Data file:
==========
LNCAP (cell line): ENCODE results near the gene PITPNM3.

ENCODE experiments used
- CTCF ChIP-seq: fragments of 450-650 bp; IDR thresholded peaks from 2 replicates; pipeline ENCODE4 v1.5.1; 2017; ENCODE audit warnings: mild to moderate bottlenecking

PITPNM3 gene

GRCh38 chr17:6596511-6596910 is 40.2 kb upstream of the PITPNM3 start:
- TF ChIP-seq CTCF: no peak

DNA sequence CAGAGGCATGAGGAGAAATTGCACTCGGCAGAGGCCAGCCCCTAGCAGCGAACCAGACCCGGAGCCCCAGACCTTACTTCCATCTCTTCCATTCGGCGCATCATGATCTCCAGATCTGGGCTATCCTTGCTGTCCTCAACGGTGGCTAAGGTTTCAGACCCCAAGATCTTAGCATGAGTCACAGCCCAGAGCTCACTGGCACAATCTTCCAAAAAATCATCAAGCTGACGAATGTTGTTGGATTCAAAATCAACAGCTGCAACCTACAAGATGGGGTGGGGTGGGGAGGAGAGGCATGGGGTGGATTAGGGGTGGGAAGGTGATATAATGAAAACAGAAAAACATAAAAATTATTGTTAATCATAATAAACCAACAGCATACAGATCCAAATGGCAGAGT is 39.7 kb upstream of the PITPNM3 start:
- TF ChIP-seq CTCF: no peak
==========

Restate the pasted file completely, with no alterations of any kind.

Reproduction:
LNCAP (cell line): ENCODE results near the gene PITPNM3.

ENCODE experiments used
- CTCF ChIP-seq: fragments of 450-650 bp; IDR thresholded peaks from 2 replicates; pipeline ENCODE4 v1.5.1; 2017; ENCODE audit warnings: mild to moderate bottlenecking

PITPNM3 gene

GRCh38 chr17:6596511-6596910 is 40.2 kb upstream of the PITPNM3 start:
- TF ChIP-seq CTCF: no peak

DNA sequence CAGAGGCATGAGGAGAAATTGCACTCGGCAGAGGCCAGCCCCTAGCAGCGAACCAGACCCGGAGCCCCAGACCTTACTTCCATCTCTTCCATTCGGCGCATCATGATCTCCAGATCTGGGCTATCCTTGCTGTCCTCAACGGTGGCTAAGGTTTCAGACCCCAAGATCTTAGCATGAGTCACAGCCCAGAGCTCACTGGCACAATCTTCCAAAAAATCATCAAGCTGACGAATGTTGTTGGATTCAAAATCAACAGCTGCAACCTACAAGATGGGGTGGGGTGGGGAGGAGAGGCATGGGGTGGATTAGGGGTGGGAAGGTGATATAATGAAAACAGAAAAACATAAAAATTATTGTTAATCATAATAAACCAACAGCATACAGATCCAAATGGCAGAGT is 39.7 kb upstream of the PITPNM3 start:
- TF ChIP-seq CTCF: no peak